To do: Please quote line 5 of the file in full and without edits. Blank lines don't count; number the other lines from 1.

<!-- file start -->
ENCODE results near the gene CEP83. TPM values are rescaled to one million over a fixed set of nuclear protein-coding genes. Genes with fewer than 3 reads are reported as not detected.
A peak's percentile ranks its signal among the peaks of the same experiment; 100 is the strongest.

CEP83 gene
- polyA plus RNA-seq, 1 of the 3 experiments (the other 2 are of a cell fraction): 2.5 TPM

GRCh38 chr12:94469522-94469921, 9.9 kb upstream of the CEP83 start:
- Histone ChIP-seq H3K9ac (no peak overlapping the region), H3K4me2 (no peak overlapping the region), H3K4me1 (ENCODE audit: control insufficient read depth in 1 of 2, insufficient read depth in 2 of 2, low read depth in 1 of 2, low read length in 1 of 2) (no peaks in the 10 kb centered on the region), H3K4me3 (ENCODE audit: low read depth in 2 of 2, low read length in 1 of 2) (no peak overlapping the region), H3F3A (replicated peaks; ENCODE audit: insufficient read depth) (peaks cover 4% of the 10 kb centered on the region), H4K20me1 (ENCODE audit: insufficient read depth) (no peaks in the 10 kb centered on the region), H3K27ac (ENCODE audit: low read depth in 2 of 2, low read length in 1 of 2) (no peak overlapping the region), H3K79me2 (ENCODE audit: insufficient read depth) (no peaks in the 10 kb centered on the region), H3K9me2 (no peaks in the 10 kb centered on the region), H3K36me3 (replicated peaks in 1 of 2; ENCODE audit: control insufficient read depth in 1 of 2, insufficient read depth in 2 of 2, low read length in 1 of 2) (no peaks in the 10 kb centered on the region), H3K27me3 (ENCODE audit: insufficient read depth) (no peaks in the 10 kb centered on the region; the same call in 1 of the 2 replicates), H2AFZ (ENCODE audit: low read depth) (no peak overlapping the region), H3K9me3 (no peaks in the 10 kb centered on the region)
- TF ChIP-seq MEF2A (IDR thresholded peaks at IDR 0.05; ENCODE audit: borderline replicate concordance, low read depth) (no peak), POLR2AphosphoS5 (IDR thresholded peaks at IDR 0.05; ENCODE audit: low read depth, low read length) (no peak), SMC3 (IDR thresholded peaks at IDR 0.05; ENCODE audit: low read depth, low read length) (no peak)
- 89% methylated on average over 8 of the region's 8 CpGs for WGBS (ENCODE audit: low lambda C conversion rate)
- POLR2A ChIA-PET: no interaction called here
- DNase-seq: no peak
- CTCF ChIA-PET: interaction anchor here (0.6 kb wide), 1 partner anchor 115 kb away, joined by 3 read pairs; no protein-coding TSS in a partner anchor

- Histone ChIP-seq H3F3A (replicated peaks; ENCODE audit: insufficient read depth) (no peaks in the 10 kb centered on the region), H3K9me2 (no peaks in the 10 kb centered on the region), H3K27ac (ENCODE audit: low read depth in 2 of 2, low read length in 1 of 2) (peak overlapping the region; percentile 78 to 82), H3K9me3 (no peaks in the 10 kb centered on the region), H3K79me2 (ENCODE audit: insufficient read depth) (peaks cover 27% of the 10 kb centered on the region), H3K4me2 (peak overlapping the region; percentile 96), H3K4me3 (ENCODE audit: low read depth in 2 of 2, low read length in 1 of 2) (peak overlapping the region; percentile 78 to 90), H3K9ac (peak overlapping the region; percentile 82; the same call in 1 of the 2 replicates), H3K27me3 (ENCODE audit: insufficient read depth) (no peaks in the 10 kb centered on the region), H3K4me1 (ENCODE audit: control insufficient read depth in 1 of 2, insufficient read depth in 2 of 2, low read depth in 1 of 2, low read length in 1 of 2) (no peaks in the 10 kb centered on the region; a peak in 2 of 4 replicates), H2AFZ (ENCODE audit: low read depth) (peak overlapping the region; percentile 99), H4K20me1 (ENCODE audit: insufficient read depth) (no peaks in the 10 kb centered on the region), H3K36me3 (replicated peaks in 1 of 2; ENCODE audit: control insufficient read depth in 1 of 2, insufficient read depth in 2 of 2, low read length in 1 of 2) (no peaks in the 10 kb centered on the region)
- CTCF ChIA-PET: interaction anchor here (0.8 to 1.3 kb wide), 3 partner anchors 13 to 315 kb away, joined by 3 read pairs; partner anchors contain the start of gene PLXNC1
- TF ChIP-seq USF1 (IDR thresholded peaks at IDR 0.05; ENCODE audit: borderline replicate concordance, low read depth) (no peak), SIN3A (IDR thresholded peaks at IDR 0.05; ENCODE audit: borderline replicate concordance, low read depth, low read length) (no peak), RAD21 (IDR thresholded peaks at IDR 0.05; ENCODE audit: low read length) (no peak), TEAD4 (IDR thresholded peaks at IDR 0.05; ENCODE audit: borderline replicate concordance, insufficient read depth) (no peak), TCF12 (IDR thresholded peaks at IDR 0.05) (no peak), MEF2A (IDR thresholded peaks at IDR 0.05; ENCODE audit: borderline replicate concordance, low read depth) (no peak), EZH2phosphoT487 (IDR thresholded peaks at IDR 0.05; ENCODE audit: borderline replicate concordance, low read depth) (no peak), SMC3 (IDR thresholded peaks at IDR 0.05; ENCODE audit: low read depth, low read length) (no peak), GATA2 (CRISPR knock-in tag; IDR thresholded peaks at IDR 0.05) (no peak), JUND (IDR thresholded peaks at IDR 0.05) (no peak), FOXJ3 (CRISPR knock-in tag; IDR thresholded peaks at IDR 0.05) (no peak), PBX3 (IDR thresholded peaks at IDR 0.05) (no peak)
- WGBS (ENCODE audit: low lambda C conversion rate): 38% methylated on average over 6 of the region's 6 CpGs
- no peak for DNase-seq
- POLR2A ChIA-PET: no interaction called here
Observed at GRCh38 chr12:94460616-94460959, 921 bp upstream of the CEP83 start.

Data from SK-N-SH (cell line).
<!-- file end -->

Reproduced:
GRCh38 chr12:94469522-94469921, 9.9 kb upstream of the CEP83 start: